I was the opposite.  I started working in a factory right out of high school to be able to earn my own way.  I started college when I had enough money to be able to pay for it.  I selected a field that the company would help pay for.  If I kept my grades up, which I worked hard to do, the company re-reimbursed me at a specific percentage.  When I completed my degree, I received a promotion and a bonus with a stipulation that I had to remain with the company for a specified period of time after graduation or pay the money back.  I stayed and it worked well for me.

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1 hour ago, Calamity Kris said:

 

I couldn't agree more.  My sister took out lots of loans and grants to complete a BS in................Ornithology.  {The study of birds}.  She spent 10 years in junior college {No kidding} going to school part time, then 6 years at the university level, again attending only part time.  She did not work through this whole time frame so she could "focus on school".  She completed her university studies 10 years ago and still doesn't have a job of any kind.  She is overjoyed her debt is being forgiven.......................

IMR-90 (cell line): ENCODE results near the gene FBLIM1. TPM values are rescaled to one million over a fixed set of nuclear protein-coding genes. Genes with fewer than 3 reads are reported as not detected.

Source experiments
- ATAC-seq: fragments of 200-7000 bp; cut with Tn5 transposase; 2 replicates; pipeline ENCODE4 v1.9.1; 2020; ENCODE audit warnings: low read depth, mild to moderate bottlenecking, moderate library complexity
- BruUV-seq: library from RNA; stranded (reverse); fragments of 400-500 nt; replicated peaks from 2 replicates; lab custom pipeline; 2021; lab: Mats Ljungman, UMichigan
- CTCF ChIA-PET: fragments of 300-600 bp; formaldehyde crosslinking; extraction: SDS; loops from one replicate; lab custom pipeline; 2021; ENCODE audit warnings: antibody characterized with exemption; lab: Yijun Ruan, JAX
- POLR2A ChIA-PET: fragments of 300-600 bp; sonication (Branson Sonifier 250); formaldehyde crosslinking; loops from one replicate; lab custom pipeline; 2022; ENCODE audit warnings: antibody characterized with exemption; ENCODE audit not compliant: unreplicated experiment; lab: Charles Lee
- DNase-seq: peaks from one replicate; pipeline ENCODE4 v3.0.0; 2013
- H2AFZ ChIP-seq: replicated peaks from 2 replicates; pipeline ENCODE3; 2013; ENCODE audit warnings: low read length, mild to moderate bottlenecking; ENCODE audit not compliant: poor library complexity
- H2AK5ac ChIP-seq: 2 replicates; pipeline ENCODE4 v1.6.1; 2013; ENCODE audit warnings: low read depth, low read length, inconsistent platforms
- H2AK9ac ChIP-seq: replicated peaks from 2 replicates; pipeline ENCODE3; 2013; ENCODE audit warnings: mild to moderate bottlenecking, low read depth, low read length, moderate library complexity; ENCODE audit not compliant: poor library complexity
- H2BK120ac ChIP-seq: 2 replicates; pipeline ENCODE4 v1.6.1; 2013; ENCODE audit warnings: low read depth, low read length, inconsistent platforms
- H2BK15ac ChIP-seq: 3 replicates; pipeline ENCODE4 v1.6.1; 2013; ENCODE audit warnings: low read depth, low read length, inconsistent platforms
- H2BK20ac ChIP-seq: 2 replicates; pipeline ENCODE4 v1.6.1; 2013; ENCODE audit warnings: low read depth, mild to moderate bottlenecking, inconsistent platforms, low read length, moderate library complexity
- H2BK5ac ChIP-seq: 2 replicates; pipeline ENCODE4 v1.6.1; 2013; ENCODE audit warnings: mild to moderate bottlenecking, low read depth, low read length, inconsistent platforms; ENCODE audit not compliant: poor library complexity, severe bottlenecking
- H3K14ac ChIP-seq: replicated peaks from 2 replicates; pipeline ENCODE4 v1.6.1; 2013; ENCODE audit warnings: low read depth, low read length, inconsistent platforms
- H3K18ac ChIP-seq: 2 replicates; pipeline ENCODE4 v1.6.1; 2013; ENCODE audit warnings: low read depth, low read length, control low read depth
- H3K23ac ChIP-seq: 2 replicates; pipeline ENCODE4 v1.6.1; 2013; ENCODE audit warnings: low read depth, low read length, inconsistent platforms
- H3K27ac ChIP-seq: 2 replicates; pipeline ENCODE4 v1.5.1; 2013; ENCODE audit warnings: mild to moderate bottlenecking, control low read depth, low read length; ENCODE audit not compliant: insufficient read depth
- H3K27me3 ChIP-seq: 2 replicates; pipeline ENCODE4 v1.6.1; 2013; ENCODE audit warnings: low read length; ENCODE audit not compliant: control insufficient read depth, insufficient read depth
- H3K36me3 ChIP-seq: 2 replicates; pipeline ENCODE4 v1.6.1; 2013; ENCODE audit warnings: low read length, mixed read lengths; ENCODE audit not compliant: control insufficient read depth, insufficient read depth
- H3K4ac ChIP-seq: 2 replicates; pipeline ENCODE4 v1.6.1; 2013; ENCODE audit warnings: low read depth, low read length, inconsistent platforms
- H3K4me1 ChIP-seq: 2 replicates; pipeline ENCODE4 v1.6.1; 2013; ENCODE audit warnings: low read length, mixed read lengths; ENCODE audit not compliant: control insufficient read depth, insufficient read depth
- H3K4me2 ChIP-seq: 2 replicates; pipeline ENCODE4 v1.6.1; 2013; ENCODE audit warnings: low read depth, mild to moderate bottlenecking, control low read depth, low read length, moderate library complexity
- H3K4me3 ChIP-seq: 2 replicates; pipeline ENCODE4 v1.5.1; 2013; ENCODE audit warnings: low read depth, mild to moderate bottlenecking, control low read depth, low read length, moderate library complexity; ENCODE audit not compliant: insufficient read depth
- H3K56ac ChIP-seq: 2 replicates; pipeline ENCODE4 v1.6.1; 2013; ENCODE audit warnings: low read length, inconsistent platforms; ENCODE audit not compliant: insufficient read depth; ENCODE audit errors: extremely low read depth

I was the opposite.  I started working in a factory right out of high school to be able to earn my own way.  I started college when I had enough money to be able to pay for it.  I selected a field that the company would help pay for.  If I kept my grades up, which I worked hard to do, the company re-reimbursed me at a specific percentage.  When I completed my degree, I received a promotion and a bonus with a stipulation that I had to remain with the company for a specified period of time after graduation or pay the money back.  I stayed and it worked well for me.